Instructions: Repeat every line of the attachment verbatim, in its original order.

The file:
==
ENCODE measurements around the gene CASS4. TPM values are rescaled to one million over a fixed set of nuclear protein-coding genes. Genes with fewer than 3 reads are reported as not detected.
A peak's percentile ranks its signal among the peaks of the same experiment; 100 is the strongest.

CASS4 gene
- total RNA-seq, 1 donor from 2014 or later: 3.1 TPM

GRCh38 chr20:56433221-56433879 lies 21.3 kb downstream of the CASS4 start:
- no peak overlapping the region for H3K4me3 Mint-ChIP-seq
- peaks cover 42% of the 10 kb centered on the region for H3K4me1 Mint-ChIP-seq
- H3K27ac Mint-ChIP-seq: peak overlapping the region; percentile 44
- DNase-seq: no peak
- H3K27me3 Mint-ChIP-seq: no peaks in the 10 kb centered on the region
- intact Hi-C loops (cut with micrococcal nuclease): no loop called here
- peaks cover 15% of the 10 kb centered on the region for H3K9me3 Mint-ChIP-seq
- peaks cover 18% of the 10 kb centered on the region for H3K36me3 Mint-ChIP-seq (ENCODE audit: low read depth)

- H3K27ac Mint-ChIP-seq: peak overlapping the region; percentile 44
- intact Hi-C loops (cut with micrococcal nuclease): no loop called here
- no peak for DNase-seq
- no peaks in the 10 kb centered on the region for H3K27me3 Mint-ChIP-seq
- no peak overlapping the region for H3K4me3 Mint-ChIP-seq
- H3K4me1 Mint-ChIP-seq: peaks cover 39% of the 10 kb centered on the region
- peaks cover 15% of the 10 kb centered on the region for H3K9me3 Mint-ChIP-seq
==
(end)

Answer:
ENCODE measurements around the gene CASS4. TPM values are rescaled to one million over a fixed set of nuclear protein-coding genes. Genes with fewer than 3 reads are reported as not detected.
A peak's percentile ranks its signal among the peaks of the same experiment; 100 is the strongest.

CASS4 gene
- total RNA-seq, 1 donor from 2014 or later: 3.1 TPM

GRCh38 chr20:56433221-56433879 lies 21.3 kb downstream of the CASS4 start:
- no peak overlapping the region for H3K4me3 Mint-ChIP-seq
- peaks cover 42% of the 10 kb centered on the region for H3K4me1 Mint-ChIP-seq
- H3K27ac Mint-ChIP-seq: peak overlapping the region; percentile 44
- DNase-seq: no peak
- H3K27me3 Mint-ChIP-seq: no peaks in the 10 kb centered on the region
- intact Hi-C loops (cut with micrococcal nuclease): no loop called here
- peaks cover 15% of the 10 kb centered on the region for H3K9me3 Mint-ChIP-seq
- peaks cover 18% of the 10 kb centered on the region for H3K36me3 Mint-ChIP-seq (ENCODE audit: low read depth)

- H3K27ac Mint-ChIP-seq: peak overlapping the region; percentile 44
- intact Hi-C loops (cut with micrococcal nuclease): no loop called here
- no peak for DNase-seq
- no peaks in the 10 kb centered on the region for H3K27me3 Mint-ChIP-seq
- no peak overlapping the region for H3K4me3 Mint-ChIP-seq
- H3K4me1 Mint-ChIP-seq: peaks cover 39% of the 10 kb centered on the region
- peaks cover 15% of the 10 kb centered on the region for H3K9me3 Mint-ChIP-seq